Just for fun (and curiosity), I keyed "diabetes sleep" into a search engine and came up with all kinds of information. Sleep disturbances, various researchers say, are common in people with diabetes, with higher rates of insomnia, sleepiness during the day, and restless legs syndrome. Read More “Sleepless (But Not in Seattle)”
Jet lag hit late Thursday afternoon. I arrived at my house around 1 AM on Wednesday, sans checked luggage (again), from my one-week trip to Germany. I felt pretty energetic all day Wednesday. Besides, I couldn’t take a nap because I was waiting for my luggage to be delivered, which it finally was around 6 PM. On Thursday, I was busy playing “Grandma,” cooking up Thanksgiving treats. Read More “Giving Thanks – Even For Diabetes”
Travel is great, but can be frustrating, especially if you arrive at your destination at 5:45 AM Tuesday, your checked baggage doesn’t catch up with you until 3:45 PM Wednesday, and nobody answers the phone at the local numbers given so you have to call overseas—twice—to get any information regarding the whereabouts of your bag. It’s bad enough when it leaves you with not much more than the clothes on your back—which aren’t warm enough for the
season—but worse when the children of the household you’re visiting have to wait one more day to find out what “Auntie Jan” brought them. Read More “Flying With Sharp Objects”
Welcome to American Diabetes Month, a time of free diabetes screening tests, specials on diabetes-related items, and a period in which diabetes gets a bit more media attention than usual.
But is the perception of diabetes being portrayed by today’s media a true picture of the condition in our times, or is it still relying on outdated methods and data? Read More “Diabetes: Portrayal vs. Reality”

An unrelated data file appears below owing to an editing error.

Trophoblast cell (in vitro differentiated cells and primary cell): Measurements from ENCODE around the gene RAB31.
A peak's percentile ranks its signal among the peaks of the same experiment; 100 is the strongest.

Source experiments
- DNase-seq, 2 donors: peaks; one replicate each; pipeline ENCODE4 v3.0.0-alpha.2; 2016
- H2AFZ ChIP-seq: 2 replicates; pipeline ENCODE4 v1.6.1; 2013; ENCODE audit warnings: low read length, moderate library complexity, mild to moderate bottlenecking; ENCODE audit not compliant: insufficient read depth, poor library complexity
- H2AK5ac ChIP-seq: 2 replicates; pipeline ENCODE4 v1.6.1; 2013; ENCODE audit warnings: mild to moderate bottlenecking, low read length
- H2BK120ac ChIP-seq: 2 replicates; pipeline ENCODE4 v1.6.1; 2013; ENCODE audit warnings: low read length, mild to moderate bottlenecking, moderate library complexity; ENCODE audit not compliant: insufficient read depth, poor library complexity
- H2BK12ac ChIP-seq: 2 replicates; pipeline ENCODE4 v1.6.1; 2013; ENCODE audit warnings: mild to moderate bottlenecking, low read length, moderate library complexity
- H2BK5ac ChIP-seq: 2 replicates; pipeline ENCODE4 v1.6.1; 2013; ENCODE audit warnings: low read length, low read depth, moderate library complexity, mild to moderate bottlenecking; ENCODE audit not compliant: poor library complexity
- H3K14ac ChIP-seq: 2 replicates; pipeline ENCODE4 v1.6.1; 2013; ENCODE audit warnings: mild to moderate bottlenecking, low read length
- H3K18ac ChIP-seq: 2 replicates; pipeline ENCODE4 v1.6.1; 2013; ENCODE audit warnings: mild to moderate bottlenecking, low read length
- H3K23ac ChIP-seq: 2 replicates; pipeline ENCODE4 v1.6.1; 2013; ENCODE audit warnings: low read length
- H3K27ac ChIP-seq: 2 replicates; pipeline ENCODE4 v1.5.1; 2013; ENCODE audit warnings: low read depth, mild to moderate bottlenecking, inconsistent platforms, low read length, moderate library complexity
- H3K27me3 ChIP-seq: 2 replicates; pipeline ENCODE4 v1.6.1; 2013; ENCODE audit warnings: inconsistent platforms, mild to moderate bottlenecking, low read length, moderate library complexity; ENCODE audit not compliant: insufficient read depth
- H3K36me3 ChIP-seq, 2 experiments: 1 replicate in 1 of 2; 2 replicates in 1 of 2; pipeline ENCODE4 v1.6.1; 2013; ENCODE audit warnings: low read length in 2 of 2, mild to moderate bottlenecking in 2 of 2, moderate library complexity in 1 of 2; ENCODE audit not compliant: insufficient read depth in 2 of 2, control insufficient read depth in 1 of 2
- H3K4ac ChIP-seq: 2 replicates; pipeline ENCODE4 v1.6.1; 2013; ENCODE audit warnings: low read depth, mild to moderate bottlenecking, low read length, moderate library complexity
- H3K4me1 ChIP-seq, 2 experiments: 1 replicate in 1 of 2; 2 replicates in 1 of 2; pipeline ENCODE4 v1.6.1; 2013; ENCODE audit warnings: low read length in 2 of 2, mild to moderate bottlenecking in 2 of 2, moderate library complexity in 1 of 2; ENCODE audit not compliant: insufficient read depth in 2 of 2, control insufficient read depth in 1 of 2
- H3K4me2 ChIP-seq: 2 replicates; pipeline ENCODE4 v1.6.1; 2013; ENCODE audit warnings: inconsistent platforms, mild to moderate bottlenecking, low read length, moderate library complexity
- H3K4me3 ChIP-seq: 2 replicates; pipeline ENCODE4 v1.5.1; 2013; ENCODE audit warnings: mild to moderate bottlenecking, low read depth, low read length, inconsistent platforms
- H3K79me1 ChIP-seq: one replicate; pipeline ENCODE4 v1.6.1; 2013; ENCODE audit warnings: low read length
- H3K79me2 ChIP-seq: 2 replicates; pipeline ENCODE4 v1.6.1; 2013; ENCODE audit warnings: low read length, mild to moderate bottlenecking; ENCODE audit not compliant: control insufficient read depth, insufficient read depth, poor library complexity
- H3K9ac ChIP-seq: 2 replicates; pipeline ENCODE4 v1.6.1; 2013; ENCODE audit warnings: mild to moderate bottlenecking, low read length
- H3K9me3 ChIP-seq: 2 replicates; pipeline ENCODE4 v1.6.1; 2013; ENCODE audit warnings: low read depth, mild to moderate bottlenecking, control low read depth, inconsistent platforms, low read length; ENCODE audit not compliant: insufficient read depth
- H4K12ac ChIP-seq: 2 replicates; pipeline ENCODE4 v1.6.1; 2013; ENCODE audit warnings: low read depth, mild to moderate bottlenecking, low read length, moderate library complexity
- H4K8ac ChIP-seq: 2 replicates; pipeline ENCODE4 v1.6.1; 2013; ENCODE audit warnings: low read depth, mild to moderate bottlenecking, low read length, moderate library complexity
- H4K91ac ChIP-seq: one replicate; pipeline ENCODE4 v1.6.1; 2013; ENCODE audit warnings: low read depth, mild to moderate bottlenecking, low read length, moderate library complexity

“OK,” my endocrinologist—or endo—said at my July visit when he read the results of my HbA1c test, “What do we need to change?”
My HbA1c (a measure of blood glucose control over the past 2–3 months), which had hovered close to 6% seemingly forever, had gone up into the 9th percentile, been wrestled down into the 7th percentile, and had popped back up to 8.4% for that visit. I hadn’t bothered to have my labs done, I hadn’t written down a list of my medicines, and I didn’t have any kind of blood glucose log with me.
“My attitude?” I asked. Read More “Trying to Control the Uncontrollable”
Last week, I accompanied a friend to the endocrinologist and had an experience I didn’t expect: A look at the new diagnosis shock. Oh, sure, I’ve experienced it. Twice. The first time was nearly 21 years ago, when I was diagnosed. The second was 11 years ago, when I started taking insulin. Read More “Should You Be Eating That?”
Some time after I started using an insulin pump, my endocrinologist (or “endo,” as I call him) asked me what I liked best about it.
“I can scrub the front porch whenever I want,” I responded after some thought.
It may sound like a strange answer, but it pretty much summed up the new flexibility I gained when I went from multiple daily injections to pumping. Read More “Freedom at the End of a Leash”
Several years ago, my daughter decided she needed to live in Kansas. That would have been fine except that, for some reason, she insisted on taking my grandchildren with her. That, in turn, necessitated my going to Kansas on occasion. Read More “New Monitoring Technology Brings Movies Instead of Snapshots”
The problem with having diabetes is that life gets in the way. We have other obligations—families, work, projects, community service, and more. We can’t always be expected to sit around checking our blood glucose, planning and preparing healthy meals, adjusting insulin and/or medicine doses, avoiding stress, exercising, and all that other stuff “they” seem to want us to concentrate on. Read More “Diabetes and Life and Vice Versa”